These blue cranes are some of the birds that can be found at the International Crane Foundation nature preserve in Baraboo, Wisc.Courtesy Michael Schwartz

A small group of local people visited the International Crane Foundation in Baraboo, Wisc. last week. If you are at all fascinated by the glory of cranes, you would probably be thrilled with a visit to this conservation area.

In 1973 two young graduate students from Cornell University had a dream of saving the world’s crane population. The young men, Ron Stauey and George Archibald, acquired an old horse farm near Baraboo, contacted zoos from all over the world asking to borrow cranes and crane eggs. The eggs came from Japan, Europe, the former USSR and North America. More arrived from India, North and South Korea and China. Unfriendly countries came together to save the cranes. Hooded and Siberian cranes produced young in captivity for the first time, and the foundation was the first to hatch an endangered species from an egg fertilized by cryogenically preserved semen! The whooping crane population is now up to about 600 individuals. Just a few years ago they were on the brink of extinction at about 80 cranes. This reporter got a once-in-a-lifetime chance to see two of them. The pair of whooping cranes even put on a little show for us, sending out their loud song. Cranes go back to prehistoric times. The Siberian Crane flies over Mount Everest. Cranes are featured prominently in many cultures, especially Asian cultures where they are found embroidered on kimonos, wall hangings, painting, and sculptures in bronze, jade, gold, and of course origami. Dancers imitate their elaborate displays and are symbols of monogamy, long life and good luck.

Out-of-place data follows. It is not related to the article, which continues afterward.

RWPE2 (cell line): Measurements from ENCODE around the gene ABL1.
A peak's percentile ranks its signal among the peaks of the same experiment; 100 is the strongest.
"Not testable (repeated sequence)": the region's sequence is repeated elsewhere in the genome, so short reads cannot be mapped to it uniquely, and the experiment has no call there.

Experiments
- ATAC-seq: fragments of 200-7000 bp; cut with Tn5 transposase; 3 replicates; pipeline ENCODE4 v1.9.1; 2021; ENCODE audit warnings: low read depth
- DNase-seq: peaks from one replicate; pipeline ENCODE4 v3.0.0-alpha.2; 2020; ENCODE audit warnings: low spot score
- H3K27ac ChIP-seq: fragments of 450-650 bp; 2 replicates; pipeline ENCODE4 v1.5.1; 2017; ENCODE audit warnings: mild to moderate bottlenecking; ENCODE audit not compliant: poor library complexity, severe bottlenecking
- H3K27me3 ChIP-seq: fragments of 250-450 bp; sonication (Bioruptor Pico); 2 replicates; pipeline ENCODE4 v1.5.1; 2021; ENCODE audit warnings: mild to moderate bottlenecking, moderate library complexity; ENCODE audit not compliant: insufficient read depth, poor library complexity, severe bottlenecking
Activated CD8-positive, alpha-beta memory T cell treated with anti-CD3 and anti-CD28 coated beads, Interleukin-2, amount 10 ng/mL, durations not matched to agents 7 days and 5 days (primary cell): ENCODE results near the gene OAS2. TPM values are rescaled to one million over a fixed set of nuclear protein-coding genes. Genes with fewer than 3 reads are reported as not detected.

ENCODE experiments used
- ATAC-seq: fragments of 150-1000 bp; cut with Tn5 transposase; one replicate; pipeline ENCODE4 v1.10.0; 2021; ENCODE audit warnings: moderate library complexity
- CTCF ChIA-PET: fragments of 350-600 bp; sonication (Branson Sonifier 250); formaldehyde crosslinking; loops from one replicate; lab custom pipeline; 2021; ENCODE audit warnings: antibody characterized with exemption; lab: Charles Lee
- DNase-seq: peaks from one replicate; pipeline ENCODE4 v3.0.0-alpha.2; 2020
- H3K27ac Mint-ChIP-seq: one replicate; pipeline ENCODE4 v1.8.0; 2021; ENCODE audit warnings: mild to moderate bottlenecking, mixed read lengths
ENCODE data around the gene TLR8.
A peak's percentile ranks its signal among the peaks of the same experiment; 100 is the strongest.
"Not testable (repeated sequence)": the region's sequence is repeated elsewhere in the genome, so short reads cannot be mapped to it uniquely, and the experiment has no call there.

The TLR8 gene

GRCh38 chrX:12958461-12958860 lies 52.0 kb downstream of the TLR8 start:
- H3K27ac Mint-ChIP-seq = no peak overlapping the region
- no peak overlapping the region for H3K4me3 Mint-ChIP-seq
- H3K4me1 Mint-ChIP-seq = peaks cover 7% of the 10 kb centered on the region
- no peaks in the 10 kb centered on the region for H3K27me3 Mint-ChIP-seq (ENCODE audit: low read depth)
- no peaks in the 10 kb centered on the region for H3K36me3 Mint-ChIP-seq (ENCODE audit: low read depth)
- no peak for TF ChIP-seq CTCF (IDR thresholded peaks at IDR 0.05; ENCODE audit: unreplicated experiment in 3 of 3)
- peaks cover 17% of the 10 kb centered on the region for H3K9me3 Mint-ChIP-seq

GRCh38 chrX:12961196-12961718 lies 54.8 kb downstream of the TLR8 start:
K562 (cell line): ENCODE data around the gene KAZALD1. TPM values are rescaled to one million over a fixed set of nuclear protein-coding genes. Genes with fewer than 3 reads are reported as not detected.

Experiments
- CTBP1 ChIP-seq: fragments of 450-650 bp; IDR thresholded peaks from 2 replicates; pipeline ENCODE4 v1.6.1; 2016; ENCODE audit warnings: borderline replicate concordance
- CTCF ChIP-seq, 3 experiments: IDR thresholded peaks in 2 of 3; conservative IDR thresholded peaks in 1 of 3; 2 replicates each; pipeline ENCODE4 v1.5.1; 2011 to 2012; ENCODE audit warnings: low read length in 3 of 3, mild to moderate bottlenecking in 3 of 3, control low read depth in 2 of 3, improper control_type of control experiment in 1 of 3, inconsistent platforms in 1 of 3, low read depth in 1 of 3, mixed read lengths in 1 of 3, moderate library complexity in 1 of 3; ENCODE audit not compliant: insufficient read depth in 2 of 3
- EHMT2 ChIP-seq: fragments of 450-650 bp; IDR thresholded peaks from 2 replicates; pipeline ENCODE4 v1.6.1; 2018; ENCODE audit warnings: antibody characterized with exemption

Meanwhile back home in Forest Park, Bambi Alexander and her associates with the Forest Park Community Garden hosted their first progressive dinner last Saturday. Twenty one guests began at Amelia’s then walked to three other gardener’s homes Brown Cow furnished the ice cream parlor ice cream cake and Purple Leaf Farms supplied flowers. The Happy Farmers were Jessica Rinks, Vildona Rrhamani, Michelle Fitzhenry, Kimberly Abami Hasegawa, Naoto Hasegawa, Laura Angelus, Deb Crose and Stuart and Nick Crose. Congratulations, gardeners for all your hard work.

Speedy get well wishes from everyone in town to Bobby Marino. Your friends are devastated and are thinking of you at all times. Forest Park loves you!

Birthday greetings this week go to Brea McDonald, Sharon Good, Rick Hemstreet, Stephane Mondragon, Kevin Thompson, Eleanor Konkowski, Julian Apilado, Cathy Collins, Caudia Mandile, Mike Espinosa, Kathy Huebner, Eric Neubeiser, Joan Bigos, Lauri Falbo, Brett McNeil, Troy Molnar, Hope Simon, Brent Marler, Debbie Wall, Heather Byrnes, Jim Payette, Cecilia Rossi, Dan Venske, Lina Giuliani, Karen Stuart, Kelly Rice Molnar, Kelly Crawford, Ethel Draper and Ed Martinski.

Keep cool.

Jackie Schulz

Jackie is a former Chicago and Elmwood Park schoolteacher with an undying love for music, friendly pets and a host of life's other treasures too numerous to list. She was born on the far southwest side...